India has experienced a rapid growth of economy, and recorded rising in the share of the non-agricultural income and employment after economic liberalization (1991). But the sizes of work participation rate as a whole and especially for females are relatively low in India. The study of Indian labour market is significant because a large ‘demographic dividend’ should be accommodating in Indian labour market. Indian economy and its occupational structure suffer with some serious problems. Though the GDP growth in non-agricultural sectors is ever-increasing but employment in agricultural sector did not show any dramatic change. Rural transformation and employment generation in non agricultural sectors is associated with low quality of job as well as low wage earning. In this way disproportionate growth of three sectors of economy has developed. Only 13.4% (2011) workers are found in manufacturing which is considered as the base of economy. Growth of jobs in organized sectors (public and private) is almost stagnant during last decade. It is hopeful that, female contribution and participation in Indian economy is increased but a large proportion of them found to be ‘marginal worker’ and gender differentials in wage is exist. To get opportunity of demographic dividend more ‘good job’ should be incremented for educated and skilled young potential workers. In this regard different public skill development programmes should be more proactive and the curricula of college, universities should be modified as per requirement of the new job market. It is a great challenge for Indian economy to do so. This paper aims to discuss about the nature and extension of the structural transformation and tries to focus on demographic dividend opportunity in Indian economy.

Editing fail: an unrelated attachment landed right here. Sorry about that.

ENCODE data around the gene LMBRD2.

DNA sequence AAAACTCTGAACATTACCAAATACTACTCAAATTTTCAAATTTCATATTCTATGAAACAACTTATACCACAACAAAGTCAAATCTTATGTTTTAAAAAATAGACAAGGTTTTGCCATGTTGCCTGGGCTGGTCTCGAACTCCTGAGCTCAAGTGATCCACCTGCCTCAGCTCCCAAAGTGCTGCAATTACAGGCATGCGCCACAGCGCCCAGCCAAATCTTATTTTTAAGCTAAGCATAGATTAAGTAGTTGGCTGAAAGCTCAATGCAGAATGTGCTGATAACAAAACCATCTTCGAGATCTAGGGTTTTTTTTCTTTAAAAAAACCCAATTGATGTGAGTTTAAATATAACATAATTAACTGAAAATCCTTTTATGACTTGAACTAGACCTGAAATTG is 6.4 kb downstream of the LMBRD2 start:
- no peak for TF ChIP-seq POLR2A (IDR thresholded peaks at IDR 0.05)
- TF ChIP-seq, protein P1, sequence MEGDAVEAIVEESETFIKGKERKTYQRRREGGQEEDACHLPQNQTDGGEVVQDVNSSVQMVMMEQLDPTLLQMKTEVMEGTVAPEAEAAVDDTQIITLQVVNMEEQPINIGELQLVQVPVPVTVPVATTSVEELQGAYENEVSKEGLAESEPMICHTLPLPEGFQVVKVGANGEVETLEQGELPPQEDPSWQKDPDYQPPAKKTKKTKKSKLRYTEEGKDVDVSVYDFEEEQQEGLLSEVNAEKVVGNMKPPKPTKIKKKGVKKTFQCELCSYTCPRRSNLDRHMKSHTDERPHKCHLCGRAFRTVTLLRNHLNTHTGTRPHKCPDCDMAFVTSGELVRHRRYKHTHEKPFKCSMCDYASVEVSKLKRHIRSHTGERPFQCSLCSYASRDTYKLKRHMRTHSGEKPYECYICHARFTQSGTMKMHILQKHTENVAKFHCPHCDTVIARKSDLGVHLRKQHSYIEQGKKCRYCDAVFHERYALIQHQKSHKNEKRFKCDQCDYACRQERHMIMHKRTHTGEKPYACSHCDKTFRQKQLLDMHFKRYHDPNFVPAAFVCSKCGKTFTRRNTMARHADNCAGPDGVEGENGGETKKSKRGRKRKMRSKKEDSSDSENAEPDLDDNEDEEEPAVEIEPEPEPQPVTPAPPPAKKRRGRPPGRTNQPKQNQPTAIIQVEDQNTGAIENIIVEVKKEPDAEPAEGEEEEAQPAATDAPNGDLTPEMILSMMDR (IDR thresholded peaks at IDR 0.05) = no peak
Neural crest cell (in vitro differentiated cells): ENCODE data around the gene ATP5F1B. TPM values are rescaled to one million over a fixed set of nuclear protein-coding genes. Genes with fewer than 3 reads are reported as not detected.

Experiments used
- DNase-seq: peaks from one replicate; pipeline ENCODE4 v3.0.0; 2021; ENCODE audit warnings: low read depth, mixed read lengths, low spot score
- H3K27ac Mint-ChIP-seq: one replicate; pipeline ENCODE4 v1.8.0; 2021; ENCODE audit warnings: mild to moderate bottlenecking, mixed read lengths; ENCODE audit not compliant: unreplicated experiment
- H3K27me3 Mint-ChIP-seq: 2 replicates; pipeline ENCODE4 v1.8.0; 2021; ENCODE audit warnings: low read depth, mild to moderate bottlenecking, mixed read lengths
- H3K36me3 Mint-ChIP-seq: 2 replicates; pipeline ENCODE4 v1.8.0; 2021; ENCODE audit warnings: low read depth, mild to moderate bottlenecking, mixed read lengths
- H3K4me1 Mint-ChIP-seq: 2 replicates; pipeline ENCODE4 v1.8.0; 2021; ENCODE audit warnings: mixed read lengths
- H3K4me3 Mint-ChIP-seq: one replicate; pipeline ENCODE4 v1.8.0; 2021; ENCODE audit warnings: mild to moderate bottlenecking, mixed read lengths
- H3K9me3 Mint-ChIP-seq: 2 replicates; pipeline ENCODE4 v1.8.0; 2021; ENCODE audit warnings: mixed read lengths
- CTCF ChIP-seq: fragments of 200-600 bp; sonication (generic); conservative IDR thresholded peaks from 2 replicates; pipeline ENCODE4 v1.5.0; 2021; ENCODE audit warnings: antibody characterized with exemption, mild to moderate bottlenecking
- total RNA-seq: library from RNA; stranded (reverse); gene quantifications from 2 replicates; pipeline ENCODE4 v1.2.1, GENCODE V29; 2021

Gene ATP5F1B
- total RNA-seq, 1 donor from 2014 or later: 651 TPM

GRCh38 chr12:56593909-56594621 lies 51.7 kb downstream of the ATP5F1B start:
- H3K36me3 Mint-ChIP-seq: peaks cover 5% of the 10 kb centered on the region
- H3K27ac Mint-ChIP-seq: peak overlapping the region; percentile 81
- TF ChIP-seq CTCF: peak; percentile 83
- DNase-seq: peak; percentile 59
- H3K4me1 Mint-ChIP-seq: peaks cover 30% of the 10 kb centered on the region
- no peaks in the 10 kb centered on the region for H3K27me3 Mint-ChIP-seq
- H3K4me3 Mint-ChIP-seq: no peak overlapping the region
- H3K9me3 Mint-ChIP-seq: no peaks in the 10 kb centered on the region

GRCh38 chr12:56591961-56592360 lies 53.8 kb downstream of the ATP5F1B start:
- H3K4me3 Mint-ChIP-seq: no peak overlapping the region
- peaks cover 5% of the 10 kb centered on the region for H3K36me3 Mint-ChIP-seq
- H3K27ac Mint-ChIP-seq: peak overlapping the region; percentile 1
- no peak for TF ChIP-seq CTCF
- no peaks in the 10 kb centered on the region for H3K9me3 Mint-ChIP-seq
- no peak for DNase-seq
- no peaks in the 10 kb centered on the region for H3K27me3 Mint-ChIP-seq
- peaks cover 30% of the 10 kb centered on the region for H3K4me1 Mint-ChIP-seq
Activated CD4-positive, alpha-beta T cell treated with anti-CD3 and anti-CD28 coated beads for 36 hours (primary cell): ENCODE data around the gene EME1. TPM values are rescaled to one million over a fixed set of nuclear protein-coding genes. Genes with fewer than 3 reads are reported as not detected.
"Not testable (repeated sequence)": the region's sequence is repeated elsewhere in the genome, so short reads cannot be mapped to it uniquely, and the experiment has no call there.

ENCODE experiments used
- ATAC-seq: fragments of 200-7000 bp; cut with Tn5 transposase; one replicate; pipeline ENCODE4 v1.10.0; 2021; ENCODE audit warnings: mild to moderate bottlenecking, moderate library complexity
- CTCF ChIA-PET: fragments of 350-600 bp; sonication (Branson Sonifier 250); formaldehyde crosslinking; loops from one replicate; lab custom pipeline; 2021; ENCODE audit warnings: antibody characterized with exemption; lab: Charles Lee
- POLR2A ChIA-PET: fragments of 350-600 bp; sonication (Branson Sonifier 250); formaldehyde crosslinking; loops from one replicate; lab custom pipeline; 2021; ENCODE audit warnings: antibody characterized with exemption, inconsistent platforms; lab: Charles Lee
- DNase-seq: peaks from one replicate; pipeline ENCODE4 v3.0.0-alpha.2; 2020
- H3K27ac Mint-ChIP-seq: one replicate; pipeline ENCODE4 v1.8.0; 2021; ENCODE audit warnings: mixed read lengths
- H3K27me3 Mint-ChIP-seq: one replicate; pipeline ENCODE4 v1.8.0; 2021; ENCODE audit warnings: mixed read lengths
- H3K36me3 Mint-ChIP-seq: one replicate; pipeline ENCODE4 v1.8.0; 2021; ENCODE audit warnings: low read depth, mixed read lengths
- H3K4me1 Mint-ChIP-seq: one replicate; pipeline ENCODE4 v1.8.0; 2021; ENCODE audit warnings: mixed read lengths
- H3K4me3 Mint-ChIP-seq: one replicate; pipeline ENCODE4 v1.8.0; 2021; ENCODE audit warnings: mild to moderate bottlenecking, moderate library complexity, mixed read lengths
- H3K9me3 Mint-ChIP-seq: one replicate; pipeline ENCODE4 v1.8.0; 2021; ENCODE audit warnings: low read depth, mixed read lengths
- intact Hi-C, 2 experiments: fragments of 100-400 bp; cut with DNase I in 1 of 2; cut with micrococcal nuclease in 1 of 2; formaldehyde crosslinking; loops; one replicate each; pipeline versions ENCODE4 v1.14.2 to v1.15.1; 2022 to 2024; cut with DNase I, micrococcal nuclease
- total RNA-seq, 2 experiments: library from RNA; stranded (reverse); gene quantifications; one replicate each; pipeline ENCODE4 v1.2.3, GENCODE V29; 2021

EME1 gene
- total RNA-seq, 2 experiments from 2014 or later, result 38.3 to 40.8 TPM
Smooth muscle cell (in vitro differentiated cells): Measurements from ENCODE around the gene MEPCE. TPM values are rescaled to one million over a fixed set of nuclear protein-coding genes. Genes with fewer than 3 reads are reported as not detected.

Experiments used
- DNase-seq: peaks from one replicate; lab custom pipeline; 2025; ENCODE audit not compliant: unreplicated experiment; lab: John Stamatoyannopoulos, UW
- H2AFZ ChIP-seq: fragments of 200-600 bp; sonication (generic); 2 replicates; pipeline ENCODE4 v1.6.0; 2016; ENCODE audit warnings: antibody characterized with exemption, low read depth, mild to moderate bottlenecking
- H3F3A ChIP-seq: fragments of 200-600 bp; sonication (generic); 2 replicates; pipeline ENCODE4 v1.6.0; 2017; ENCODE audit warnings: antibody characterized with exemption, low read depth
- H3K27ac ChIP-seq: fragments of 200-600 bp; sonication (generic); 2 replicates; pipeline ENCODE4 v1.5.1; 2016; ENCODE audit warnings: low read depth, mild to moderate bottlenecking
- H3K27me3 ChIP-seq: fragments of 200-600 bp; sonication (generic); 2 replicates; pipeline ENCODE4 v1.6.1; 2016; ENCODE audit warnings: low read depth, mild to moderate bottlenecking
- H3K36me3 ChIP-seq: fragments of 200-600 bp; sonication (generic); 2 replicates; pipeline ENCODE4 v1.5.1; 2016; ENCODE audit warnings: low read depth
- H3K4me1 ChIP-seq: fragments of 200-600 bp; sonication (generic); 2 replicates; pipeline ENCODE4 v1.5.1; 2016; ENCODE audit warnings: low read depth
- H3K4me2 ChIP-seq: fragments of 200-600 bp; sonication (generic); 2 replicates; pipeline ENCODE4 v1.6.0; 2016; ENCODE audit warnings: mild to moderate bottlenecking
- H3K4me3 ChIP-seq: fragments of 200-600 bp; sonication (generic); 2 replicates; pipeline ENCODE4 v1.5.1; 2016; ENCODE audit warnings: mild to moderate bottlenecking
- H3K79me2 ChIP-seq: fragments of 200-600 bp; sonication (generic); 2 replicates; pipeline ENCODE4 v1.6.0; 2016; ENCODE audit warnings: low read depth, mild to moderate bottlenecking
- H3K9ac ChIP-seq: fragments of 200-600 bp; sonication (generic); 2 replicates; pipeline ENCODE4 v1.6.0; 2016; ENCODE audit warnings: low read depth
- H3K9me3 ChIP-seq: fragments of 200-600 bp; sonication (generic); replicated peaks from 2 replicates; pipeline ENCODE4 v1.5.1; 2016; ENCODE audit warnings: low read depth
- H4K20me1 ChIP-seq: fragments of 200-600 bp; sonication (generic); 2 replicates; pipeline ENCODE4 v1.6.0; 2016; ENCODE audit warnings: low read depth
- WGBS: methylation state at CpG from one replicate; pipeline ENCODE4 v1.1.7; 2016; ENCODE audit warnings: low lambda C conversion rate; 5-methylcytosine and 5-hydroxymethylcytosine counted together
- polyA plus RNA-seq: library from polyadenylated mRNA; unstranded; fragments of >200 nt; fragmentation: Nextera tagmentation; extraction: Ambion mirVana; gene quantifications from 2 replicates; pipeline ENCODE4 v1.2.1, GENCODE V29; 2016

Cite this article:
Kuntal Kanti Chattoraj. Post Liberalization Structural Changes: An Analysis of Indian Labour Market and its Occupational Structure. Res. J. Humanities and Social Sciences. 2018; 9(3): 494-498. doi: 10.5958/2321-5828.2018.00083.9